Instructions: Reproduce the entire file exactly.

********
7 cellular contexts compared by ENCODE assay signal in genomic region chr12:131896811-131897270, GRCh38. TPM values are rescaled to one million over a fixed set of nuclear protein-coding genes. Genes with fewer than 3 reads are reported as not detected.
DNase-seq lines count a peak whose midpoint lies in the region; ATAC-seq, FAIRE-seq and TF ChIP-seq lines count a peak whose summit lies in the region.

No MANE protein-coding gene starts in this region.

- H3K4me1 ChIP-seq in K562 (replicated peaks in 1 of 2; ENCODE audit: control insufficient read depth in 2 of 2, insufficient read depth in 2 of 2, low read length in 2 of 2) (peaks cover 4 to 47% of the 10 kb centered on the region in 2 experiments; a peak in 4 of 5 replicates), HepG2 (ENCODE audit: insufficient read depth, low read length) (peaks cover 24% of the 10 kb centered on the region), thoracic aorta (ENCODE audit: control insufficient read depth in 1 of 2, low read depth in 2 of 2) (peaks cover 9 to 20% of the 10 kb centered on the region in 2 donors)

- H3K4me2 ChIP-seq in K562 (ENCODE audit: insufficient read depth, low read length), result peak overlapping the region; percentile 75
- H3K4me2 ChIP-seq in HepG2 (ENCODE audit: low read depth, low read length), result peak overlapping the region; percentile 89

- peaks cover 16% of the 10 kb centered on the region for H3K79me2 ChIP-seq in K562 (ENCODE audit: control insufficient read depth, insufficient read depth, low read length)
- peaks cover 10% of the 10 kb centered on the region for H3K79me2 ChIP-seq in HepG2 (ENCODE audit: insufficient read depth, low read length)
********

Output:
7 cellular contexts compared by ENCODE assay signal in genomic region chr12:131896811-131897270, GRCh38. TPM values are rescaled to one million over a fixed set of nuclear protein-coding genes. Genes with fewer than 3 reads are reported as not detected.
DNase-seq lines count a peak whose midpoint lies in the region; ATAC-seq, FAIRE-seq and TF ChIP-seq lines count a peak whose summit lies in the region.

No MANE protein-coding gene starts in this region.

- H3K4me1 ChIP-seq in K562 (replicated peaks in 1 of 2; ENCODE audit: control insufficient read depth in 2 of 2, insufficient read depth in 2 of 2, low read length in 2 of 2) (peaks cover 4 to 47% of the 10 kb centered on the region in 2 experiments; a peak in 4 of 5 replicates), HepG2 (ENCODE audit: insufficient read depth, low read length) (peaks cover 24% of the 10 kb centered on the region), thoracic aorta (ENCODE audit: control insufficient read depth in 1 of 2, low read depth in 2 of 2) (peaks cover 9 to 20% of the 10 kb centered on the region in 2 donors)

- H3K4me2 ChIP-seq in K562 (ENCODE audit: insufficient read depth, low read length), result peak overlapping the region; percentile 75
- H3K4me2 ChIP-seq in HepG2 (ENCODE audit: low read depth, low read length), result peak overlapping the region; percentile 89

- peaks cover 16% of the 10 kb centered on the region for H3K79me2 ChIP-seq in K562 (ENCODE audit: control insufficient read depth, insufficient read depth, low read length)
- peaks cover 10% of the 10 kb centered on the region for H3K79me2 ChIP-seq in HepG2 (ENCODE audit: insufficient read depth, low read length)